Karen Mardahl wrote: 

> My take on this - and I am looking for support, comments, or 
> modifications - is that you should have a unique table anchor 
> paragraph tag for anchoring all tables. I believe this gives 
> you best overall control. Two reasons so far:
> 1. A unique tag always gives good control over material.
> 2. Wise formatting of this tag gives consistent spacing. And 
> because the formatting is built into a tag, you do not have 
> to resort to any manual formatting, which you might need to 
> do, if you just attach/anchor the table to the preceding 
> block of text or whatever.

Well, others have about covered this, but for the record, I agree with
both these reasons. I never let tables float, and I never anchor more
than one in each anchor pgf. They're always set to Start Anywhere, which
means they're always immediately after the anchor pgf. Our table titles
are above the tables (so jumps to them in the PDF take you to the top of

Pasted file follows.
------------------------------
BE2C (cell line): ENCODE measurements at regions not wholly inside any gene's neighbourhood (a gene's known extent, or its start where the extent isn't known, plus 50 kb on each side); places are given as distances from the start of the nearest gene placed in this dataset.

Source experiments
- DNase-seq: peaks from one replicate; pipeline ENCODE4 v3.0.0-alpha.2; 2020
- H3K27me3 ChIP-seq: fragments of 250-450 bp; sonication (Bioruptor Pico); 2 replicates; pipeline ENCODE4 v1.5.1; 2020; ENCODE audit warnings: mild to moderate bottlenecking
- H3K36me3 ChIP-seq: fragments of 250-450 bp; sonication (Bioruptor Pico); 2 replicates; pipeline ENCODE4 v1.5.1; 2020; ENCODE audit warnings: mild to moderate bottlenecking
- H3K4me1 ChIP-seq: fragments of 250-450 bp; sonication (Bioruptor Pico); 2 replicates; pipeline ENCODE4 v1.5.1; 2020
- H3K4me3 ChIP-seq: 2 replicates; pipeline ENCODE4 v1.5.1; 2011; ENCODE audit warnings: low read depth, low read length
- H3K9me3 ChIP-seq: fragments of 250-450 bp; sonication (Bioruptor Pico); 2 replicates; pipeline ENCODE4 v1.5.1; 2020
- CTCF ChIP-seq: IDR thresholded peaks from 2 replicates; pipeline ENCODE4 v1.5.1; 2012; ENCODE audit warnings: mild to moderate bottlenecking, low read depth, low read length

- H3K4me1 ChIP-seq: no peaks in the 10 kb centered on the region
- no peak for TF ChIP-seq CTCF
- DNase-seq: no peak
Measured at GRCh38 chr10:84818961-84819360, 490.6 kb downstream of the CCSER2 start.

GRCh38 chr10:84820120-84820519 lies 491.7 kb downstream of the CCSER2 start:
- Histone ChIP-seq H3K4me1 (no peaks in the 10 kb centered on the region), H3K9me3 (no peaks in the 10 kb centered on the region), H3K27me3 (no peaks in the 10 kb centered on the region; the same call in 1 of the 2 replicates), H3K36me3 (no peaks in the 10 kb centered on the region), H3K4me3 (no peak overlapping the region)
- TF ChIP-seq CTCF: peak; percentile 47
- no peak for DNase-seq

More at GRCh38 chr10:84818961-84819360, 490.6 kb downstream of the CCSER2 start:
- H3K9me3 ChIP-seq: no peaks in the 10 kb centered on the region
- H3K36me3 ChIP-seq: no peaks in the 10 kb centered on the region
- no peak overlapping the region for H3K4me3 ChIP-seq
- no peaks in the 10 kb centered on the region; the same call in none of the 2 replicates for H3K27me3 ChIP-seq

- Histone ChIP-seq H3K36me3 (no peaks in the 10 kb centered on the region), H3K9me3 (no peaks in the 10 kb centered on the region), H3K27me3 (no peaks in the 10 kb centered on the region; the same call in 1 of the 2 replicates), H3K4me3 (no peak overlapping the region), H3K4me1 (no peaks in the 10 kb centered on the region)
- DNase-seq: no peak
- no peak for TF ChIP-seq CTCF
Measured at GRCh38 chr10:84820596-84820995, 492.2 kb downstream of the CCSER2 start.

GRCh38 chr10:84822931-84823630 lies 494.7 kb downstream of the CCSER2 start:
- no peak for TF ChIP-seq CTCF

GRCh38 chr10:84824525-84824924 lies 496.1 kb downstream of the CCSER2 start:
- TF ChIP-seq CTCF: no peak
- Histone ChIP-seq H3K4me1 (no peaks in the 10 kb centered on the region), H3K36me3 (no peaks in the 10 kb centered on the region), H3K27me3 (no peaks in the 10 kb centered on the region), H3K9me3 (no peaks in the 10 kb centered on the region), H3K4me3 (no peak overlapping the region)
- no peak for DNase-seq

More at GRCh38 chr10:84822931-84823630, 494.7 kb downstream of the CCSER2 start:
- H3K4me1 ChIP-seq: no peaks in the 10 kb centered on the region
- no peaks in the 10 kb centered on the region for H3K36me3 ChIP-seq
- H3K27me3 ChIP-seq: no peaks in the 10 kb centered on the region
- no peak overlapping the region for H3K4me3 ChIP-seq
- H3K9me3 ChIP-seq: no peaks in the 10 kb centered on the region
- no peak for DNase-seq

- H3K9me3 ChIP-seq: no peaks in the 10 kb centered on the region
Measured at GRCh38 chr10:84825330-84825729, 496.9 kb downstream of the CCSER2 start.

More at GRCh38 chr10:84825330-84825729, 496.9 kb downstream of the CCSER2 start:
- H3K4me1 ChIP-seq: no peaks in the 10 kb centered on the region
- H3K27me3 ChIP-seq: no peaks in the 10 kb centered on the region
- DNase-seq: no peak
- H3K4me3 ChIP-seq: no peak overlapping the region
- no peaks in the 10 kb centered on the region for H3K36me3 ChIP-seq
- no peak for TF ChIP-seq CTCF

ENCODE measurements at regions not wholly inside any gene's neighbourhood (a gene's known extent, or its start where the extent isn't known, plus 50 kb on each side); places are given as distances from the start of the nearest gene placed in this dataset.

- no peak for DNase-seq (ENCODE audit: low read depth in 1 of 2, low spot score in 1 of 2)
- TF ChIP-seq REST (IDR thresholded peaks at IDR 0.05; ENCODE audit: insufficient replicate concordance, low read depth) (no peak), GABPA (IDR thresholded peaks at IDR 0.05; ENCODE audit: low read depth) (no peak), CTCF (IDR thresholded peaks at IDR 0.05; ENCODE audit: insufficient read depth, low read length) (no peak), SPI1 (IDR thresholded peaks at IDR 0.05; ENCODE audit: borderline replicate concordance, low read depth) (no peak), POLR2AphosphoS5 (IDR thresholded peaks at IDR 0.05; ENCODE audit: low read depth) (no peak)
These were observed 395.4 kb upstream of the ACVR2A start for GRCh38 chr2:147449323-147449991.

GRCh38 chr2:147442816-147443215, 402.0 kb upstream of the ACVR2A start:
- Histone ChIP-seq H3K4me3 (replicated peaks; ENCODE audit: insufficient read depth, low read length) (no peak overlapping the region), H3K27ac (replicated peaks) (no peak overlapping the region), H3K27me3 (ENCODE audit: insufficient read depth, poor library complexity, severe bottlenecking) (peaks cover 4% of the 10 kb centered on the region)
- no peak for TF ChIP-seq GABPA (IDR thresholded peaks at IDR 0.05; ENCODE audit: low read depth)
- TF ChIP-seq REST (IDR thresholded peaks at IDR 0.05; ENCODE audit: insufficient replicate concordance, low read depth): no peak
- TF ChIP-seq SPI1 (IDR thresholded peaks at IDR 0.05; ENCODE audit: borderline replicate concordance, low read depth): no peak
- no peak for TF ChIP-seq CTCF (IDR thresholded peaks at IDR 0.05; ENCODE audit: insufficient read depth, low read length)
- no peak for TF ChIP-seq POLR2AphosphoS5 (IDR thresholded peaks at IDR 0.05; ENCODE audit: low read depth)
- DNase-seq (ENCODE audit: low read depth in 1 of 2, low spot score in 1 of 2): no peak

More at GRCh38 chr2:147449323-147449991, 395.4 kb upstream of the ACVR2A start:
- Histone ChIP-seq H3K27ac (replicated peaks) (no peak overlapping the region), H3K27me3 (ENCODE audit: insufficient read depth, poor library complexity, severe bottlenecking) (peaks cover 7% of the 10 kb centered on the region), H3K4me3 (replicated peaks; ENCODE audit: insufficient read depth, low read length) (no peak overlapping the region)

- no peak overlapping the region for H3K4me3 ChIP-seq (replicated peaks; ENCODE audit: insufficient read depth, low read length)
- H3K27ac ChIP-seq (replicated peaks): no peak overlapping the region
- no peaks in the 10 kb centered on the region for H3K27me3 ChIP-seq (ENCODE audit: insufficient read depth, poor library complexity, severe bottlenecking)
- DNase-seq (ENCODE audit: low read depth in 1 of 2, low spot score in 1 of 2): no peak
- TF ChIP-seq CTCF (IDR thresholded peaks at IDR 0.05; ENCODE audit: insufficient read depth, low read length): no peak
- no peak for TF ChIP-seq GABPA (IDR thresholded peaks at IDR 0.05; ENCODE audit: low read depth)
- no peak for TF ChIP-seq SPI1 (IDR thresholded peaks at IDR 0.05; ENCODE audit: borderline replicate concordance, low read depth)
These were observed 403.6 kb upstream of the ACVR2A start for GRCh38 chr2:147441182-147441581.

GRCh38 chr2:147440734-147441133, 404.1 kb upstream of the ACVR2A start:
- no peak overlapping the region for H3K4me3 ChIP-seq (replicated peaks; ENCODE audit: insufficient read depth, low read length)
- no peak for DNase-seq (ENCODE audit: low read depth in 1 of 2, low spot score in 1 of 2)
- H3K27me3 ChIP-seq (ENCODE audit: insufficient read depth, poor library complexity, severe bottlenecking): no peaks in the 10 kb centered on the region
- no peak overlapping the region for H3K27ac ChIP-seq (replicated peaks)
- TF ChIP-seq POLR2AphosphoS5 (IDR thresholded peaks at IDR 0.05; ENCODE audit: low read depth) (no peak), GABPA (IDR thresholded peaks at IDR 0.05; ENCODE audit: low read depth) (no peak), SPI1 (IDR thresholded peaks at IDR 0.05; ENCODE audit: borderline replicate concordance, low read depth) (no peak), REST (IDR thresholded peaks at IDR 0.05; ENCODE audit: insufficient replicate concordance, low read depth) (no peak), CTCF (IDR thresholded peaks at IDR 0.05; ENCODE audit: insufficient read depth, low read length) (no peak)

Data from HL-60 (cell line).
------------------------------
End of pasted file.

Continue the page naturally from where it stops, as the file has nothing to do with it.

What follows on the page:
the table, not the bottom). Thus, the anchor pgf controls the space
above the table title and determines absolutely where in the flow the
table appears. 

I use a pgf tag called TableAnchor that's 7 pt red text with 5 pt space
above. Why 7 pt red? It's the smallest text size for which the pilcrow
(pgf symbol) remains visible at 100% on my monitor, and the red color
just makes it easier to spot. I also use red for the other tags that are
intended to be used only as empty pgfs -- FigAnchor and PageBreak. 

I don't mind the extra white space when a table starts at the top of the
page, but as others have noted, you can eliminate that completely by
using negative space below on the anchor pgf and the same negative space
above on the table. Assuming you don't mind having your anchor pgf
completely hidden by the table -- I suppose I could get used to that,
but I'm not sure I like the idea. :-) 


Richard G. Combs
Senior Technical Writer
Polycom, Inc.
richardDOTcombs AT polycomDOTcom
rgcombs AT gmailDOTcom

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